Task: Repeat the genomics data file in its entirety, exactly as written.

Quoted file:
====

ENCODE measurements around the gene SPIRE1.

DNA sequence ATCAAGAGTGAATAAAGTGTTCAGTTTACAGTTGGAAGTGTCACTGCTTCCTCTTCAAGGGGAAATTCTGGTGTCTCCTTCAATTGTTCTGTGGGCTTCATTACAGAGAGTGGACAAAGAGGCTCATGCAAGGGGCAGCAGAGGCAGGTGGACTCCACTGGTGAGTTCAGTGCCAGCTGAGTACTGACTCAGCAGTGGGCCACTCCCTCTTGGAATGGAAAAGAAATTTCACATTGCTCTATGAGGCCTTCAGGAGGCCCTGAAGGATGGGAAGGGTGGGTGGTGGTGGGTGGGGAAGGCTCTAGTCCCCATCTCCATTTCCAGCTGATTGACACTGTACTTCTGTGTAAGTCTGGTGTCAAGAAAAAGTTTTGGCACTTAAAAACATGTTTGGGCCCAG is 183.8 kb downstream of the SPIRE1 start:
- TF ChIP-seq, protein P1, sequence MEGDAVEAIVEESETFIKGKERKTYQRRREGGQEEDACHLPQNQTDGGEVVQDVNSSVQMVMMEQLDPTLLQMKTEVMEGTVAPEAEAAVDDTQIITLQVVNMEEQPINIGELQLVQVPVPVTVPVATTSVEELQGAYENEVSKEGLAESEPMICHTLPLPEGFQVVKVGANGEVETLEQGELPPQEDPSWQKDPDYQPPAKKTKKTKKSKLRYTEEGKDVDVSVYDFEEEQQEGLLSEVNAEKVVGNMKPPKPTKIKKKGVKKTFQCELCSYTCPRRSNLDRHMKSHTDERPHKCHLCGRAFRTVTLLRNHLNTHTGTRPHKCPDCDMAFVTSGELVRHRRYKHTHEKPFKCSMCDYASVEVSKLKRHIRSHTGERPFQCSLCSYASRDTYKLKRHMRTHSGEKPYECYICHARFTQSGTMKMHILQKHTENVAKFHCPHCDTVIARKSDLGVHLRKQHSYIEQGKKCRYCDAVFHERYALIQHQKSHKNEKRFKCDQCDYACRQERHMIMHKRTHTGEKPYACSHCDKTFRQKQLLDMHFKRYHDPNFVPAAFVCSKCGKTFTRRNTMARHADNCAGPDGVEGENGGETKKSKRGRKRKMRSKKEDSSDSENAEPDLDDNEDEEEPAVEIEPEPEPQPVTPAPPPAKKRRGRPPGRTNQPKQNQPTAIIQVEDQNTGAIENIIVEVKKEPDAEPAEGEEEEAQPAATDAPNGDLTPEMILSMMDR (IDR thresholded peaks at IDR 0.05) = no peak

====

ENCODE measurements around the gene SPIRE1.

DNA sequence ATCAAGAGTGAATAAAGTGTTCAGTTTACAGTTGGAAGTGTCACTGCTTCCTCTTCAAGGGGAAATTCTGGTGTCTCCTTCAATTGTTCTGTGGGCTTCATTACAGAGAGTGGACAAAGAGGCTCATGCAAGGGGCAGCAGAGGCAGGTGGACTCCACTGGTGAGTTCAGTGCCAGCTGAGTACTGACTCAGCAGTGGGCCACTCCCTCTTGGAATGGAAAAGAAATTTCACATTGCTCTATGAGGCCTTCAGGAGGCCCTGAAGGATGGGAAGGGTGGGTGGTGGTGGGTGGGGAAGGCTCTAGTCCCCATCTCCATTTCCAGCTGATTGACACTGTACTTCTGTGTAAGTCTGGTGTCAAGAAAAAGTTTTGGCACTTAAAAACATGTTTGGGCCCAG is 183.8 kb downstream of the SPIRE1 start:
- TF ChIP-seq, protein P1, sequence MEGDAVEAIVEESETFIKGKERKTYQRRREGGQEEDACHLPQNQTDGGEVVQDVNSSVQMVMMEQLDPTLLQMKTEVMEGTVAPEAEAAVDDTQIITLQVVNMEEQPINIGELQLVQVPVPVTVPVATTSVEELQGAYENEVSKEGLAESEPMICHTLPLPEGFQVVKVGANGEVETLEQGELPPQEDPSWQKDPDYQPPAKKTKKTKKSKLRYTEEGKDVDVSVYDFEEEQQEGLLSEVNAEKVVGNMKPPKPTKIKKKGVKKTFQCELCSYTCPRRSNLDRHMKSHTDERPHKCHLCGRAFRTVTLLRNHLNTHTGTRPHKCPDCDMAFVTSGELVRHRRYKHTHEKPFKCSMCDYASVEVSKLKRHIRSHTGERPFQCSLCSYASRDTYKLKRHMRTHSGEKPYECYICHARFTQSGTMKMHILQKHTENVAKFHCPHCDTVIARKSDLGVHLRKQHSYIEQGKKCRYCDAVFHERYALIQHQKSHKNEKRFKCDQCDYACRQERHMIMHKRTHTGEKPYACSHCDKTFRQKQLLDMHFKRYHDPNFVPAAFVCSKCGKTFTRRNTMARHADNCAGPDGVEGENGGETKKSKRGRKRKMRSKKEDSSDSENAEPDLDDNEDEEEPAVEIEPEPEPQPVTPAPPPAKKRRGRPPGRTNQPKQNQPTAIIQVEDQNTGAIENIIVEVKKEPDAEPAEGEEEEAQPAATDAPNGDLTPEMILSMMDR (IDR thresholded peaks at IDR 0.05) = no peak